Better Call Saul: “Hero” Season 1 Episode 4 Review

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With its fourth episode, Better Call Saul is starting to flesh out its world, while also giving us hints at the road from Jimmy McGill to Saul Goodman.

From the perspective that Jimmy is the main character of the series, “Hero” wasn’t much different than the episodes that came before it. But simply by giving the supporting players more screentime and dialogue, their characters are starting to feel more alive.

Take Kim Wexler for instance, who just last week seemed like a hard-nosed Carrie Mathison clone. Early in “Hero,” she gets a scene all to herself where she calls Jimmy as a caring friend. Of Better Call Saul‘s main cast, Kim is the only mentally healthy character pulling for Jimmy, which is why she’s so necessary. Kim looks like she can ground this series, which increasingly looks more like a comedy than a drama. The scene she shares with Jimmy in the nail salon was perfect. She knows how to talk to Jimmy to make him listen, but even she can’t control him. If she could, we probably wouldn’t have all that interesting of a show.

Her concern is well-founded, of course, as Jimmy uses money hey took from the Kettleman’s bribe to put up a billboard for his one-man law firm that looks identical to the advertisements for Hamlin, Hamlin & McGill. This gives way for Patrick Fabian to stretch his legs as Howard Hamlin, Jimmy’s business rival. For the show’s current status quo, he’s a much more relevant antagonist than Nacho, who seems like he’s only there to remind viewers this is the same world as Breaking Bad. Hamlin can challenge Jimmy, not just threaten him to make him do his bidding. He’s an antagonist Jimmy wants to defeat, which is where this episode gets a lot of its narrative drive from.

The best parts of “Hero” came when Jimmy had to get creative to advertise. After the court tells him to take down the billboard, with it being too similar to his rival’s, Jimmy stages a video that has him seemingly pining for justice as his billboard gets taken down. But then the guy falls off the billboard, hanging there for some hero to go save him. Suddenly, all of Jimmy’s talk about justice goes out the window. Using the Kettleman’s money, he pays off the worker to hand there for Jimmy to save him. This is our first real peek at Jimmy morphing into the Saul we got to know on Breaking Bad.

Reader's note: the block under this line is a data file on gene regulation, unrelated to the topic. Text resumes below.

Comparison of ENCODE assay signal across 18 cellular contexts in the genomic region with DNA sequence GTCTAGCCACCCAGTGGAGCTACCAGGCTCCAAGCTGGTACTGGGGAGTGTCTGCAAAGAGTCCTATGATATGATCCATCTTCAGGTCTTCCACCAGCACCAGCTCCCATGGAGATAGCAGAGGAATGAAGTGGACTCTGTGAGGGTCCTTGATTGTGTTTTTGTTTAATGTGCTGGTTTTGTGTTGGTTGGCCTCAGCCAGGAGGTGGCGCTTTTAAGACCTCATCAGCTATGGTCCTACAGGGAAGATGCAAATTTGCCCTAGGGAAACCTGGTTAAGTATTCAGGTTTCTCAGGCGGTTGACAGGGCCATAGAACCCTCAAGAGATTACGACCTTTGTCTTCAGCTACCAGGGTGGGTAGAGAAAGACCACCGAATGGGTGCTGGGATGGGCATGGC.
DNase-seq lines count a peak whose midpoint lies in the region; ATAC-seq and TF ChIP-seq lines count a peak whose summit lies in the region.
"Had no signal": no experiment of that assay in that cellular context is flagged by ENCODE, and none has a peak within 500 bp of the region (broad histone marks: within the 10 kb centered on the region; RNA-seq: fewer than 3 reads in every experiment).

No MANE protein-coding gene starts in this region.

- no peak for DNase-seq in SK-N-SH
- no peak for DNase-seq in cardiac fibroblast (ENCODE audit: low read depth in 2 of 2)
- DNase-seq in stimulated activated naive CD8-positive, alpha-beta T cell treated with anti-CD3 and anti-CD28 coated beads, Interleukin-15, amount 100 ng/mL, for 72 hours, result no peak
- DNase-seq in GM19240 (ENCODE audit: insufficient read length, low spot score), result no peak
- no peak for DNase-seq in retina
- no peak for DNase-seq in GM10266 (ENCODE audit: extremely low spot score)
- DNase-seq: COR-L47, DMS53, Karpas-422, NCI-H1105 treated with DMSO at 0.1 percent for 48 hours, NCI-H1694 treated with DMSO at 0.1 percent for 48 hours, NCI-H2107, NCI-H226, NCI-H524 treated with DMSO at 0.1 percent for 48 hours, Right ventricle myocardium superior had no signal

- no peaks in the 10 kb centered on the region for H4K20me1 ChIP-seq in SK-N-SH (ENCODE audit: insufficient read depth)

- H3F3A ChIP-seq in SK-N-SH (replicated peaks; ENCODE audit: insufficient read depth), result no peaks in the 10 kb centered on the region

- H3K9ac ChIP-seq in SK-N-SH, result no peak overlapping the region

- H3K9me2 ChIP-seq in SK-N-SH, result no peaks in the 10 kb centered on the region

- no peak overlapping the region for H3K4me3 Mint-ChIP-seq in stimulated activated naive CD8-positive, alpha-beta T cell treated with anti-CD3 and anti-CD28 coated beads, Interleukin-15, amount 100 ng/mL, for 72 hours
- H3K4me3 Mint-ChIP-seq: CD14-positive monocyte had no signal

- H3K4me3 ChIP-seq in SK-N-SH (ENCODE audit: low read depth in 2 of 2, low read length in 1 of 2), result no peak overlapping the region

But where “Hero” could have let us in on Jimmy’s thought process, it leaves us in the dark to watch things play out like a viewer at home watching this unfold on the news. Hamlin sees it for the publicity stunt that it is, but we’re laughing all the way to the bank with Jimmy.

Despite this, the episode ends on a solemn note, as Jimmy is too ashamed of his actions to admit them to his straight-as-a-razor brother. Jimmy is playing a dirty game, something Chuck won’t take well. Watching him go across the street to steal a newspaper Jimmy hid from him was horrifying. Chuck’s health issues go a little farther than originally seen in the pilot. But the fact that Better Call Saul is making us feel for a secondary character like Chuck is a good sign for the future of the series.

“Hero” was the most fun episode since the premiere. It gave Jimmy a great journey to embark on while still keeping him very human. With supporting characters like Kim, Hamlin, and Chuck getting more screentime, Better Call Saul is on the path to greatness. Grade: B+

By Matt Dougherty

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